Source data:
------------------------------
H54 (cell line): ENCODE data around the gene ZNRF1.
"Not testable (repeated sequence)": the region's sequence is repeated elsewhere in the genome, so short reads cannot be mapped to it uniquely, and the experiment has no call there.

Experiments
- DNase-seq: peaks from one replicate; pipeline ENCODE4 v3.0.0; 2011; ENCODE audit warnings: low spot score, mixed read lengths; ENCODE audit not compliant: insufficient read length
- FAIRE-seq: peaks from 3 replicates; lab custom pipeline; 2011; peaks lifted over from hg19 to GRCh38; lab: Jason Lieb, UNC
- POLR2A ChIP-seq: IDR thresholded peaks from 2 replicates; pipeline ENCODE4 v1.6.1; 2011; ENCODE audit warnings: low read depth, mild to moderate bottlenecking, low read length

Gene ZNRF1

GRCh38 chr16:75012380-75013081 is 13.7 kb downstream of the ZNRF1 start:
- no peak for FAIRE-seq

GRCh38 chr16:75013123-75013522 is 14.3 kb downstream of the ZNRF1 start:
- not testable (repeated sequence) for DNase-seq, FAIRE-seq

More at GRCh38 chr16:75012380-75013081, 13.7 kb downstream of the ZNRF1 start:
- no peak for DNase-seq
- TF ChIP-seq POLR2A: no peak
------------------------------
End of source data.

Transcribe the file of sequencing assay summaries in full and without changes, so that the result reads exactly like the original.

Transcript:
H54 (cell line): ENCODE data around the gene ZNRF1.
"Not testable (repeated sequence)": the region's sequence is repeated elsewhere in the genome, so short reads cannot be mapped to it uniquely, and the experiment has no call there.

Experiments
- DNase-seq: peaks from one replicate; pipeline ENCODE4 v3.0.0; 2011; ENCODE audit warnings: low spot score, mixed read lengths; ENCODE audit not compliant: insufficient read length
- FAIRE-seq: peaks from 3 replicates; lab custom pipeline; 2011; peaks lifted over from hg19 to GRCh38; lab: Jason Lieb, UNC
- POLR2A ChIP-seq: IDR thresholded peaks from 2 replicates; pipeline ENCODE4 v1.6.1; 2011; ENCODE audit warnings: low read depth, mild to moderate bottlenecking, low read length

Gene ZNRF1

GRCh38 chr16:75012380-75013081 is 13.7 kb downstream of the ZNRF1 start:
- no peak for FAIRE-seq

GRCh38 chr16:75013123-75013522 is 14.3 kb downstream of the ZNRF1 start:
- not testable (repeated sequence) for DNase-seq, FAIRE-seq

More at GRCh38 chr16:75012380-75013081, 13.7 kb downstream of the ZNRF1 start:
- no peak for DNase-seq
- TF ChIP-seq POLR2A: no peak